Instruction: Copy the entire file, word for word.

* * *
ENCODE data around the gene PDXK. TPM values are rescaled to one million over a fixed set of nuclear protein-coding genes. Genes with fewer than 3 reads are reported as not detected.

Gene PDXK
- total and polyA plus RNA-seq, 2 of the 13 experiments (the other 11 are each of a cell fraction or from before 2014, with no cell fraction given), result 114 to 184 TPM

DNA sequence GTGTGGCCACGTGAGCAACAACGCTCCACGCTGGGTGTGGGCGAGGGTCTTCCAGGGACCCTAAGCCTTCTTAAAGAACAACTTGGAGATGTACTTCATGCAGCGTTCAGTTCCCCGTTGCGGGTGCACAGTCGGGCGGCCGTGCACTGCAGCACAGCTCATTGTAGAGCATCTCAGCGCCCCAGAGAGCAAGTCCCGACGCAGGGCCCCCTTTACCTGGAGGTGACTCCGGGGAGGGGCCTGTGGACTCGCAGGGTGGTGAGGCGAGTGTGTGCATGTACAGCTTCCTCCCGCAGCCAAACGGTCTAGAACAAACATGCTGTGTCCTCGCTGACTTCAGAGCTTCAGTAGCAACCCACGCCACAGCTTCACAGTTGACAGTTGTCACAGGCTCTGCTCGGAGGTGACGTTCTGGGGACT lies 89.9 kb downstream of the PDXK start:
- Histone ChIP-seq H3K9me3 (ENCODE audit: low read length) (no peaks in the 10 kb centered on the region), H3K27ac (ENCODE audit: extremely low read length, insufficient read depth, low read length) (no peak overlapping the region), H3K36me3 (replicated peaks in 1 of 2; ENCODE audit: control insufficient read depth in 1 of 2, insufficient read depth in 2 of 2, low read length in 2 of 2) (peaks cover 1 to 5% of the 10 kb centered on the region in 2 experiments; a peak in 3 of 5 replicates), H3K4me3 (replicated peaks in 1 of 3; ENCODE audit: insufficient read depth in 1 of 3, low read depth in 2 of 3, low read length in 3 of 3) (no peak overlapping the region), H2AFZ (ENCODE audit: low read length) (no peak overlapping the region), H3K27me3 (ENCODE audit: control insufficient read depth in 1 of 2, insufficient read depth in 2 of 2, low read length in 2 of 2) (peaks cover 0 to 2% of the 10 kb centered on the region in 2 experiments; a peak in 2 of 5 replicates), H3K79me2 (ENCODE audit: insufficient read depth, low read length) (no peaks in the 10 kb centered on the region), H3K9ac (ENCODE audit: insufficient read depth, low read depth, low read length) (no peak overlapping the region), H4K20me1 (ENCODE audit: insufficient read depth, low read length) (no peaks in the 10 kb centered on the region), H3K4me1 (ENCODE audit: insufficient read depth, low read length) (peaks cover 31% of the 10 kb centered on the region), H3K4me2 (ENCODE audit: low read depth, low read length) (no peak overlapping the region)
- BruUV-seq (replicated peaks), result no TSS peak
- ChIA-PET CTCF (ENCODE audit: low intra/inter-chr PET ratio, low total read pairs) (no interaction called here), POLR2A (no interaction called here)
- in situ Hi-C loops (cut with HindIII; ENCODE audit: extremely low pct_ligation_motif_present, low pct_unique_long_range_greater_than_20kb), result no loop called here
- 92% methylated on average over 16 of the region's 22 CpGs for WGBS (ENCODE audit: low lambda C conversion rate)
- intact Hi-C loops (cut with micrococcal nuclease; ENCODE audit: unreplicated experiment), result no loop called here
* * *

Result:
ENCODE data around the gene PDXK. TPM values are rescaled to one million over a fixed set of nuclear protein-coding genes. Genes with fewer than 3 reads are reported as not detected.

Gene PDXK
- total and polyA plus RNA-seq, 2 of the 13 experiments (the other 11 are each of a cell fraction or from before 2014, with no cell fraction given), result 114 to 184 TPM

DNA sequence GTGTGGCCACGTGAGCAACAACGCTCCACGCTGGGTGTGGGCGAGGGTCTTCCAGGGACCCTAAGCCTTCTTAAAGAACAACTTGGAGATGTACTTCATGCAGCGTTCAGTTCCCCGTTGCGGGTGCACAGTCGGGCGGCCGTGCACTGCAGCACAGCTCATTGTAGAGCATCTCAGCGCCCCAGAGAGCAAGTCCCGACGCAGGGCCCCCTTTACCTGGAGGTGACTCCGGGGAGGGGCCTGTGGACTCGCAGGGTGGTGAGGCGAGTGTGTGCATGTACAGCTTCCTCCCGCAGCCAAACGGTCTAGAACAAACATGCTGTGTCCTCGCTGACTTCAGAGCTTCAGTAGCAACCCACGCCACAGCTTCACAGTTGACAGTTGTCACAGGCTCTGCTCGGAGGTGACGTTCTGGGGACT lies 89.9 kb downstream of the PDXK start:
- Histone ChIP-seq H3K9me3 (ENCODE audit: low read length) (no peaks in the 10 kb centered on the region), H3K27ac (ENCODE audit: extremely low read length, insufficient read depth, low read length) (no peak overlapping the region), H3K36me3 (replicated peaks in 1 of 2; ENCODE audit: control insufficient read depth in 1 of 2, insufficient read depth in 2 of 2, low read length in 2 of 2) (peaks cover 1 to 5% of the 10 kb centered on the region in 2 experiments; a peak in 3 of 5 replicates), H3K4me3 (replicated peaks in 1 of 3; ENCODE audit: insufficient read depth in 1 of 3, low read depth in 2 of 3, low read length in 3 of 3) (no peak overlapping the region), H2AFZ (ENCODE audit: low read length) (no peak overlapping the region), H3K27me3 (ENCODE audit: control insufficient read depth in 1 of 2, insufficient read depth in 2 of 2, low read length in 2 of 2) (peaks cover 0 to 2% of the 10 kb centered on the region in 2 experiments; a peak in 2 of 5 replicates), H3K79me2 (ENCODE audit: insufficient read depth, low read length) (no peaks in the 10 kb centered on the region), H3K9ac (ENCODE audit: insufficient read depth, low read depth, low read length) (no peak overlapping the region), H4K20me1 (ENCODE audit: insufficient read depth, low read length) (no peaks in the 10 kb centered on the region), H3K4me1 (ENCODE audit: insufficient read depth, low read length) (peaks cover 31% of the 10 kb centered on the region), H3K4me2 (ENCODE audit: low read depth, low read length) (no peak overlapping the region)
- BruUV-seq (replicated peaks), result no TSS peak
- ChIA-PET CTCF (ENCODE audit: low intra/inter-chr PET ratio, low total read pairs) (no interaction called here), POLR2A (no interaction called here)
- in situ Hi-C loops (cut with HindIII; ENCODE audit: extremely low pct_ligation_motif_present, low pct_unique_long_range_greater_than_20kb), result no loop called here
- 92% methylated on average over 16 of the region's 22 CpGs for WGBS (ENCODE audit: low lambda C conversion rate)
- intact Hi-C loops (cut with micrococcal nuclease; ENCODE audit: unreplicated experiment), result no loop called here